– Victor W. Turner , 1995
In The Ritual Process: Structure and Anti-Structure, Victor Turner examines rituals of the Ndembu in Zambia and develops his now-famous concept of “Communitas.” He characterizes it as an absolute inter-human relation beyond any form of structure.
The Ritual Process has acquired the status of a small classic since these lectures were first published in 1969. Turner demonstrates how the analysis of ritual behavior and symbolism may be used as a key to understanding social structure and processes. He extends Van Gennep’s notion of the “liminal phase” of rites of passage to a more general level, and applies it to gain understanding of a wide range of social phenomena. Once thought to be the “vestigial” organs of social conservatism, rituals are now seen as arenas in which social change may emerge and be absorbed into social practice.
As Roger Abrahams writes in his foreword to the revised edition: “Turner argued from specific field data. His special eloquence resided in his ability to lay open a sub-Saharan African system of belief and practice in terms that took the reader beyond the exotic features of the group among whom he carried out his fieldwork, translating his experience into the terms of contemporary Western perceptions. Reflecting Turner’s range of intellectual interests, the book emerged as exceptional and eccentric in many ways: yet it achieved its place within the intellectual world because it so successfully synthesized continental theory with the practices of ethnographic reports.”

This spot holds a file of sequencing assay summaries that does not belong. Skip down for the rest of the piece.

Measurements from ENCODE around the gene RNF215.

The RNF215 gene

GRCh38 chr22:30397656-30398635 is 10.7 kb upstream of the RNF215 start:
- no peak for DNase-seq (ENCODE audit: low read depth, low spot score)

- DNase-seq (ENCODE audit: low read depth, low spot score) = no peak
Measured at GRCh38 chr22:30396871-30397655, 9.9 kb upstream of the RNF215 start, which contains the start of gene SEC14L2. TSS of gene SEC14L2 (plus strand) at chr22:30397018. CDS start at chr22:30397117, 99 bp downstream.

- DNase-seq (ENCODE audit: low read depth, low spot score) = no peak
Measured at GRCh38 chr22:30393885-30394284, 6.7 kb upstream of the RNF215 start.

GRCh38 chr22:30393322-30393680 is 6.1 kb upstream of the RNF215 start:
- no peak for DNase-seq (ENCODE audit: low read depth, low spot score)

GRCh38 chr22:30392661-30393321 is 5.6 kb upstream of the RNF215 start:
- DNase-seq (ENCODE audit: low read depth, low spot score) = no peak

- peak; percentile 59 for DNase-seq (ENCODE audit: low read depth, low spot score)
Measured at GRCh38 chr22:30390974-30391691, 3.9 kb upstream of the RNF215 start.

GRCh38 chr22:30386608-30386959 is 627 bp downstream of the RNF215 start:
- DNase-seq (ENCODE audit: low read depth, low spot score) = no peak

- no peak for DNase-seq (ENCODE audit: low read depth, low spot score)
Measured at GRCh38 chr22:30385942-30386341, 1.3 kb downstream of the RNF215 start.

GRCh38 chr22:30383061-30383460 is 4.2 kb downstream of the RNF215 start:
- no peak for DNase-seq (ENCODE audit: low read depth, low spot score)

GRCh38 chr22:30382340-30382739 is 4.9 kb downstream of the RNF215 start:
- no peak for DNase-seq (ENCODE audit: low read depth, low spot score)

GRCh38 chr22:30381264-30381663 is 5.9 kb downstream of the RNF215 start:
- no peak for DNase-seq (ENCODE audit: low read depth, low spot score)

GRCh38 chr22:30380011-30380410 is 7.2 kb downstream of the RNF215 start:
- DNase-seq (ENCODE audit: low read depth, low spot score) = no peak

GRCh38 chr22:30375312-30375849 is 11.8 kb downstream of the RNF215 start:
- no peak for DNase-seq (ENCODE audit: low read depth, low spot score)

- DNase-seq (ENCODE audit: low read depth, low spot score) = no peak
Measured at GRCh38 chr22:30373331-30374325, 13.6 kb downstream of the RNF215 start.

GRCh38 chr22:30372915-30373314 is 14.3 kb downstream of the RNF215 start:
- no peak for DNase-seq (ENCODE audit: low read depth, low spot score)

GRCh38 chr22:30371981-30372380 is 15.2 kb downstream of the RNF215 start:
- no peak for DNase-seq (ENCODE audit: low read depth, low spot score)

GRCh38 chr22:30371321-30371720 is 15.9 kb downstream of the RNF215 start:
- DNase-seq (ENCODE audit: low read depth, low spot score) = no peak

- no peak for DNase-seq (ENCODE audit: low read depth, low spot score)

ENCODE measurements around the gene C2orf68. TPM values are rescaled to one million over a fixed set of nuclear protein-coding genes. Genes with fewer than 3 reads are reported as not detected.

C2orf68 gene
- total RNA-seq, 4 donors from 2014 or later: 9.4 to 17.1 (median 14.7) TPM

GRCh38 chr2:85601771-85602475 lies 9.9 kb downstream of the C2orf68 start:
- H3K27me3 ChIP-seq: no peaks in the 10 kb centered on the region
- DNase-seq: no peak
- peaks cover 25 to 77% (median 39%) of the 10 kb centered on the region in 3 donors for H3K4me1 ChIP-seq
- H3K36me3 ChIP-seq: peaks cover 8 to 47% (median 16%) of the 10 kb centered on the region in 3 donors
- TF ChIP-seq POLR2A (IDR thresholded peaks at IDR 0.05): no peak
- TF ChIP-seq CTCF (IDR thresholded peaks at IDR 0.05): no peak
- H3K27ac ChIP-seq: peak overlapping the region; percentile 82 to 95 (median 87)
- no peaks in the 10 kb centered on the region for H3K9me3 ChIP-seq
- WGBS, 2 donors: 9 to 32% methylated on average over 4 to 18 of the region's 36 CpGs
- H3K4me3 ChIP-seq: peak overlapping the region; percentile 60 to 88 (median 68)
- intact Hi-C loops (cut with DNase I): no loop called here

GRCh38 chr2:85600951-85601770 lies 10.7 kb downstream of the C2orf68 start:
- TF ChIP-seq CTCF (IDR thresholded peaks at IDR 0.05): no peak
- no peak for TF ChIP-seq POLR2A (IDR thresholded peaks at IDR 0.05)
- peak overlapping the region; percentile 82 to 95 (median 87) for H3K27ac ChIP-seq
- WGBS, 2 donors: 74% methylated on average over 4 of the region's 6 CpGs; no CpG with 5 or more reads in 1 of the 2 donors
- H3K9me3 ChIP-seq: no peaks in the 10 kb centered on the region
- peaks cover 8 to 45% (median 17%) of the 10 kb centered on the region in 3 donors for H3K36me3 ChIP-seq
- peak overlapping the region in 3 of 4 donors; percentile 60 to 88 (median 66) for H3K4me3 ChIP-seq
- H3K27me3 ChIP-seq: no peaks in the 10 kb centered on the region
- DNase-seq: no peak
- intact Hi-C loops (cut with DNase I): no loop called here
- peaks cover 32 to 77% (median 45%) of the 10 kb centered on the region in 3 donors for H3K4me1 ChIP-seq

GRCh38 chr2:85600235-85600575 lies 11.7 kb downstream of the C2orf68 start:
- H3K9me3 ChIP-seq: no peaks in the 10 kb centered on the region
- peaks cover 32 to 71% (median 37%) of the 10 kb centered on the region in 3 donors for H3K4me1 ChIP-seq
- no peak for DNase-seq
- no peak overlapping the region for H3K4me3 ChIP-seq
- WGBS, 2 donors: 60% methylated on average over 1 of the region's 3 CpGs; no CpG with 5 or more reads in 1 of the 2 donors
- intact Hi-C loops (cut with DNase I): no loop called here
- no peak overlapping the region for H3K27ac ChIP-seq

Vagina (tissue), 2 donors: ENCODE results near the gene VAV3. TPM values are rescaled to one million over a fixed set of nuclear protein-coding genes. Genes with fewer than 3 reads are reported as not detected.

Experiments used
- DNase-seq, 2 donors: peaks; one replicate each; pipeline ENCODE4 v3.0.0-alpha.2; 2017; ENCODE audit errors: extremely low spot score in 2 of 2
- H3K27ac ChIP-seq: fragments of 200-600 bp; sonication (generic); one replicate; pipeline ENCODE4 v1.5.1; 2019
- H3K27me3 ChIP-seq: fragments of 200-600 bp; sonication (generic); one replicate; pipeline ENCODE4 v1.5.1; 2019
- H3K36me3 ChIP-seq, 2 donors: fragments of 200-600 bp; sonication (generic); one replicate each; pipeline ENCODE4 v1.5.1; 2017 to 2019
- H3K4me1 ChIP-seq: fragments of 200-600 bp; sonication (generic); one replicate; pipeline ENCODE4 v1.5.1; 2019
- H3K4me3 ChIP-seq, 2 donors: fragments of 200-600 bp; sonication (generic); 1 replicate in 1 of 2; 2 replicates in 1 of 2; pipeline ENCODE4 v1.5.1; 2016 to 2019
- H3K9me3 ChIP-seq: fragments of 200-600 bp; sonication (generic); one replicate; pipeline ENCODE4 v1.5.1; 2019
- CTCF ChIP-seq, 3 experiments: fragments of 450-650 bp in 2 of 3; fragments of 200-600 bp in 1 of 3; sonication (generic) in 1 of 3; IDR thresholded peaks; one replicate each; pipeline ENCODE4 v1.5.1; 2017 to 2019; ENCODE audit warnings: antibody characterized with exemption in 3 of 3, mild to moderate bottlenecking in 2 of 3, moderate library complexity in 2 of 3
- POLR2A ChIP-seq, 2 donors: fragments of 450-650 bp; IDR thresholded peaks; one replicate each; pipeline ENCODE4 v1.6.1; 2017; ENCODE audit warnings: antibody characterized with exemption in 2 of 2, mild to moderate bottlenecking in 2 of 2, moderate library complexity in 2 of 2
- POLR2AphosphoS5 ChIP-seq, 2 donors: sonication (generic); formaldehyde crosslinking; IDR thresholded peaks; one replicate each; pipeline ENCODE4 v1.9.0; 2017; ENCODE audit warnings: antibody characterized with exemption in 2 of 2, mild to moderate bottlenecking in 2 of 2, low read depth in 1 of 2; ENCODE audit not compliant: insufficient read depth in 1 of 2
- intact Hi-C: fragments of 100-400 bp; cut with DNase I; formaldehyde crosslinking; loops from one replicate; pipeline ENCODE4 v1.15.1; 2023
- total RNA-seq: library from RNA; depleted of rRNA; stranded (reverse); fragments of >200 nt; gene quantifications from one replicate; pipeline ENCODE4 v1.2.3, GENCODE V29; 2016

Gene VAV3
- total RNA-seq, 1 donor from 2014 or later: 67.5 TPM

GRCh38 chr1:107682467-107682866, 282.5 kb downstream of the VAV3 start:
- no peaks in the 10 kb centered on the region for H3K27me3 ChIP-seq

– Tom F. Driver, 2006
In Liberating Rites: Understanding the Transformative Power of Ritual, Tom F. Driver illuminates the making of ritual by removing it from its churchly wrappings and presenting it as something raw, basic, and central to all living beings. He examines the varied ways humans use ritual to give order to their lives, to deepen feelings of communal belonging, and to transform the status quo. Driver looks closely at how ritual, viewed as creative performance, is essential to religion and to the movement from bondage to freedom, whether in society or the individual. His analyses use examples drawn from a wide variety of cultures and religions — Haiti, Korea, South Africa, Judaism, Roman Catholicism, Hinduism, and more, in addition to the author’s own North American Protestantism. The result is an accessible and engaging discussion, ideal for introductions to religion, the psychology of religion, the sociology of religion, and studies in ritual and liturgy. Many general readers also will find the book fascinating because it makes explicit so many unspoken feelings about the human longing for rituals that ‘work,’ combining meaning with power.
―Jeanne Achterberg, Barbara Dossey, 1994
Written by three internationally respected women healers, authors, and holistic health pioneers, Rituals of Healing is the first book to integrate a traditional approach to medicine with complementary mind-body techniques for healing and maintaining wellness.